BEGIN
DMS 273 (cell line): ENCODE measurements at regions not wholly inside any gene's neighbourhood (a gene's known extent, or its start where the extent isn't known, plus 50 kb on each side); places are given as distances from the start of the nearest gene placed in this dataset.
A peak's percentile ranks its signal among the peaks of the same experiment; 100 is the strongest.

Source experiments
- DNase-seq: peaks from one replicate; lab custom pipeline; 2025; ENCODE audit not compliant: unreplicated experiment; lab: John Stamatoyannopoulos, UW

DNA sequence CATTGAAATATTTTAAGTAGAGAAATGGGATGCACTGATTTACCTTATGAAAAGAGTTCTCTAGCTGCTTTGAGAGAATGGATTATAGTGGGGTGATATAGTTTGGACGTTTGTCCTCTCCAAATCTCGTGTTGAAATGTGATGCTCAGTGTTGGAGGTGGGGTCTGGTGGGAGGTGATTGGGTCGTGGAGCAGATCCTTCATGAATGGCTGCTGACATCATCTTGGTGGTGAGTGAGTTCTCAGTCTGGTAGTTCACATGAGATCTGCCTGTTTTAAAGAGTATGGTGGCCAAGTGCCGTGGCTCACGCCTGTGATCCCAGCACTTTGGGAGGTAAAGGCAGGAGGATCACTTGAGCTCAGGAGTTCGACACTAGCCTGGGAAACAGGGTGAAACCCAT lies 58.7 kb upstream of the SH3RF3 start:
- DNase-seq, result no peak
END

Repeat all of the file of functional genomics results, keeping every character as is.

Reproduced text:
DMS 273 (cell line): ENCODE measurements at regions not wholly inside any gene's neighbourhood (a gene's known extent, or its start where the extent isn't known, plus 50 kb on each side); places are given as distances from the start of the nearest gene placed in this dataset.
A peak's percentile ranks its signal among the peaks of the same experiment; 100 is the strongest.

Source experiments
- DNase-seq: peaks from one replicate; lab custom pipeline; 2025; ENCODE audit not compliant: unreplicated experiment; lab: John Stamatoyannopoulos, UW

DNA sequence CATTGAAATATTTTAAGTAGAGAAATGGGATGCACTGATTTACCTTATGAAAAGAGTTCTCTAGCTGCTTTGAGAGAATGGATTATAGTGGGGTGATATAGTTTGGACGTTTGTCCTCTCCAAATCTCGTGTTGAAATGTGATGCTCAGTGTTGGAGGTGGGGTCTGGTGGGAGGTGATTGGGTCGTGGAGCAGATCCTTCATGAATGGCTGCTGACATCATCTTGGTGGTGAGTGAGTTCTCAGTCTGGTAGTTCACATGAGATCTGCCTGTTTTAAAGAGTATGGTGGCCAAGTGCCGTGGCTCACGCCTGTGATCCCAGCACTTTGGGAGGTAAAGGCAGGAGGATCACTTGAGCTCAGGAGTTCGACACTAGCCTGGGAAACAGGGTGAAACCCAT lies 58.7 kb upstream of the SH3RF3 start:
- DNase-seq, result no peak